Leading the new, flexible tax practice.

AuthorLagarde, Brandon

If you have been leading a tax practice for any length of time, you know the pace of change is relentless, with constant and often last-minute developments in regulations and the Code, rapid-fire technological advancements, and ever-accelerating market and client demands.

Today, you are also likely to be managing a shift to a remote, or at least hybrid, work environment. That is, you are navigating the future of work right now.

As a leader, you must be several things you might not have envisioned when you were just starting your career --a change agent, an innovator, and an adept people manager. Of course, you must do all this without compromising the quality of the service you provide.

Most tax leaders understand the formidable issues they are facing. BDO's 2022 Tax Outlook Survey, which polled ISO senior tax executives of middle-market companies, asked leaders to name their top five personal challenges. Not surprisingly, staying abreast of the latest regulatory developments was at the top of the list, but it tied for the No. 1 spot with managing a workforce that is at least partially remote. The remaining top challenges were people- and technology-related. Using new technologies, tools, and techniques was followed by finding and retaining talented people. Rounding out the list was the increasing volume of work and continually higher expectations.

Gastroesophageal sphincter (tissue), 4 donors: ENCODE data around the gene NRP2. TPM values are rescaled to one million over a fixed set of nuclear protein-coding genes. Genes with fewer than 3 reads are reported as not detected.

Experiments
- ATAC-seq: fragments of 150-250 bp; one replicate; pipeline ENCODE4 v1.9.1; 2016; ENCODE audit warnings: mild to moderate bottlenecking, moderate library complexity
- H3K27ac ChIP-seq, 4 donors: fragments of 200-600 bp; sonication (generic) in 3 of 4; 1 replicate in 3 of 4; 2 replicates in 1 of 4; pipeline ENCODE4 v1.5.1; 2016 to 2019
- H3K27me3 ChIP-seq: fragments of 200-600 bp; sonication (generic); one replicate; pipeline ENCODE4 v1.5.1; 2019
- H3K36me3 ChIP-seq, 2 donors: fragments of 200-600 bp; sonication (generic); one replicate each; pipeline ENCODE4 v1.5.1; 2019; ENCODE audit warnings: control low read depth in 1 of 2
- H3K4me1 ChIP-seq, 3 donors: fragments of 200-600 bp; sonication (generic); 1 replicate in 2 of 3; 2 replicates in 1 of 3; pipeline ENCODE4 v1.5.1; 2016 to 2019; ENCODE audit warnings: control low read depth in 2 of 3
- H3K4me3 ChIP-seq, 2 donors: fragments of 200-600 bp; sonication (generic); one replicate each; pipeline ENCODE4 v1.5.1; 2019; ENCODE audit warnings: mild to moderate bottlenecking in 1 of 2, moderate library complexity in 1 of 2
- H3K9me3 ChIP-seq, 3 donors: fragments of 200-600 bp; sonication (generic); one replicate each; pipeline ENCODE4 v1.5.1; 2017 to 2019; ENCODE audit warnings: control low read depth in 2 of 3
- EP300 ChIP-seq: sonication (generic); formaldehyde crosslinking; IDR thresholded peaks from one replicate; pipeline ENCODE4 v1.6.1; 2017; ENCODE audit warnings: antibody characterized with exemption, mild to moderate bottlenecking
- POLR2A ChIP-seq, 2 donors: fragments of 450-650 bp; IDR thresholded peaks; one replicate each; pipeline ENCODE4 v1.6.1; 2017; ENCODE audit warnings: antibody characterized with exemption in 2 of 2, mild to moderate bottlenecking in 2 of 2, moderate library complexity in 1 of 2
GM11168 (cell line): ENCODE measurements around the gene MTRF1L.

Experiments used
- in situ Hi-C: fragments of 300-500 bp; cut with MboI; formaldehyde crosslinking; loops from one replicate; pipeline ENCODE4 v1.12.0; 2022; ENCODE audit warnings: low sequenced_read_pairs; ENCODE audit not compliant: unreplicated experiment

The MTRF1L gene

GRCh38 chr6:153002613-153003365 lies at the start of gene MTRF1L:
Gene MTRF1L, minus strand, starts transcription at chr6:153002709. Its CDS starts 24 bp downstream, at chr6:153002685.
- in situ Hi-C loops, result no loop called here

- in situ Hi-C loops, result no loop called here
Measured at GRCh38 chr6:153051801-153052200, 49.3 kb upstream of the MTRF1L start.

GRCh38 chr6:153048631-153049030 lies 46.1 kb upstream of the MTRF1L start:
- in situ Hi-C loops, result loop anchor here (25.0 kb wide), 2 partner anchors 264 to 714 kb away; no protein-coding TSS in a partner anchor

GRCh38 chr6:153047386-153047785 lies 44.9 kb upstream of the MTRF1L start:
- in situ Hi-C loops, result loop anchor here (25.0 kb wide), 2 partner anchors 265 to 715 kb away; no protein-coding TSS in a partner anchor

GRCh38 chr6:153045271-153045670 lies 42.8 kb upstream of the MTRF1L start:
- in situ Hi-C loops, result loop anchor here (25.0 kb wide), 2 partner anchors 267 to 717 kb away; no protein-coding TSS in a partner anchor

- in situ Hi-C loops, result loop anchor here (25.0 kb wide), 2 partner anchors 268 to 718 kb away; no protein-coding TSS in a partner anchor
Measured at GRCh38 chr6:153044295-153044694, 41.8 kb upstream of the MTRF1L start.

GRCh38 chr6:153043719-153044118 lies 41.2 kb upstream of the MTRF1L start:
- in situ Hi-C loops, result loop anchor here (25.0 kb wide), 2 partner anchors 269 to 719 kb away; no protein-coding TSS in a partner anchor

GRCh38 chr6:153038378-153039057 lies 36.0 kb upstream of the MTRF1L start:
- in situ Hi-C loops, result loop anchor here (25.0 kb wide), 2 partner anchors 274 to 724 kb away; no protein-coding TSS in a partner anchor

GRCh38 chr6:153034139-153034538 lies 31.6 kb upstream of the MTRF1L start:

There are no simple solutions to these challenges. However, at BDO we have formed and refined a point of view over the course of several years that addresses remote work specifically but is also suited to accommodate the many evolutionary shifts leaders are grappling with in this new world of work.

It all starts with a mindset that expects and embraces change. To be a leader today, you must accept the fact that everything will continue to shift and advance. Your approach, and the tools you use, must also constantly evolve --not only to keep up but to stay in the forefront.

To get this evolution right, organizations should focus on two complementary business drivers: culture and innovation. Thoughtfully cultivating both drivers is especially important to unlock and fully benefit from a remote or flexible workplace strategy. It helps tax executives develop a more productive, engaged, and creative workforce. This, in turn, can help the organization to realize tax savings, advance transparency, and model what the future may hold for the business. It also elevates the department itself, allowing it to serve as a strategic adviser to the C-suite.

Culture comes first

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